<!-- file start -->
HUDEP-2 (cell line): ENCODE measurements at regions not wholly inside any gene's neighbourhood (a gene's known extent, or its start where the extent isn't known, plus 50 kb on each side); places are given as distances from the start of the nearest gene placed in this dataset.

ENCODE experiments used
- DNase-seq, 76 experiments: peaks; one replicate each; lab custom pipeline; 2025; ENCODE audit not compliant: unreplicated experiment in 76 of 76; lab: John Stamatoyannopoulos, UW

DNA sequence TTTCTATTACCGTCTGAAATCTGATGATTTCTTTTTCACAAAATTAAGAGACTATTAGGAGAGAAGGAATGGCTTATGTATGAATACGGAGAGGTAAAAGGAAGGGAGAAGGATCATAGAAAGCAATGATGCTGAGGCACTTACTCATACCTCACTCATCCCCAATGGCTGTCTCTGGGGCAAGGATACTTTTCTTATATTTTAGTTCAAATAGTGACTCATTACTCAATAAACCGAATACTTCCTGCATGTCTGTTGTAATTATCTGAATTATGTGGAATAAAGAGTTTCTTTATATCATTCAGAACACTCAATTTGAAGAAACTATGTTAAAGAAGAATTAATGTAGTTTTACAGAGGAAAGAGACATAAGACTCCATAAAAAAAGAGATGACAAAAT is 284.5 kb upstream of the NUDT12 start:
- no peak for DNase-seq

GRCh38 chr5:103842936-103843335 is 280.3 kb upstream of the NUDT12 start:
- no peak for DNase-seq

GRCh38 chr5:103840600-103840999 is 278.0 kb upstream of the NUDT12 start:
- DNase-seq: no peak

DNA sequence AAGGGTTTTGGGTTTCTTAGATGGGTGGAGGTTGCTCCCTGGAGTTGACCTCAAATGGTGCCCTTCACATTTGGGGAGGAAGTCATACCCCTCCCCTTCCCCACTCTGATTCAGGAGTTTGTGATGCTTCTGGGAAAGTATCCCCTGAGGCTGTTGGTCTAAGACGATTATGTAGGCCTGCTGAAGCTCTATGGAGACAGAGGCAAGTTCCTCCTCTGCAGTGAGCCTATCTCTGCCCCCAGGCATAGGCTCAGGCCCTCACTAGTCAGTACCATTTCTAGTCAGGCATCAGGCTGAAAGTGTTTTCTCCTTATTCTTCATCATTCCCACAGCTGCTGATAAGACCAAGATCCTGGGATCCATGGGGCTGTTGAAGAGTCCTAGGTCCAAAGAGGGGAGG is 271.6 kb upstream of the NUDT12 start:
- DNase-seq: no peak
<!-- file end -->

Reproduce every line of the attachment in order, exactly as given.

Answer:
HUDEP-2 (cell line): ENCODE measurements at regions not wholly inside any gene's neighbourhood (a gene's known extent, or its start where the extent isn't known, plus 50 kb on each side); places are given as distances from the start of the nearest gene placed in this dataset.

ENCODE experiments used
- DNase-seq, 76 experiments: peaks; one replicate each; lab custom pipeline; 2025; ENCODE audit not compliant: unreplicated experiment in 76 of 76; lab: John Stamatoyannopoulos, UW

DNA sequence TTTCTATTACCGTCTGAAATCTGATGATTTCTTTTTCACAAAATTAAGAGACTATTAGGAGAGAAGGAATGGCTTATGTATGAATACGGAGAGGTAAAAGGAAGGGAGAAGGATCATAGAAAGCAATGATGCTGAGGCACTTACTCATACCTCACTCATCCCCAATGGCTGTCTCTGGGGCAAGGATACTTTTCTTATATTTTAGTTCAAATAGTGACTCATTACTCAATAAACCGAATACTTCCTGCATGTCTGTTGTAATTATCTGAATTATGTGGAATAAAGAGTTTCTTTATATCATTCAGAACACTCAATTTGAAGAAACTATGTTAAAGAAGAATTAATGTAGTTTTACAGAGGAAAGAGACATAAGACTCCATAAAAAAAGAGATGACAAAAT is 284.5 kb upstream of the NUDT12 start:
- no peak for DNase-seq

GRCh38 chr5:103842936-103843335 is 280.3 kb upstream of the NUDT12 start:
- no peak for DNase-seq

GRCh38 chr5:103840600-103840999 is 278.0 kb upstream of the NUDT12 start:
- DNase-seq: no peak

DNA sequence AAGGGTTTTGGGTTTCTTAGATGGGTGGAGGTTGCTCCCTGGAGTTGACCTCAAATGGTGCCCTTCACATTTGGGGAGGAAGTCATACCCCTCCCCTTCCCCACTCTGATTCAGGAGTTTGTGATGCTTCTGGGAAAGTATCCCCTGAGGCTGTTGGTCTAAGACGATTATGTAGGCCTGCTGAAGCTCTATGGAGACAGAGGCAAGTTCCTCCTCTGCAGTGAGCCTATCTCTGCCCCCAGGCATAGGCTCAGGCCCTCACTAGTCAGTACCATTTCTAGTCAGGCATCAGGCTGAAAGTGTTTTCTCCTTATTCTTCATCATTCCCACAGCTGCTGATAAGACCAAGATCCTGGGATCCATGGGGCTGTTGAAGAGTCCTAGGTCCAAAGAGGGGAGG is 271.6 kb upstream of the NUDT12 start:
- DNase-seq: no peak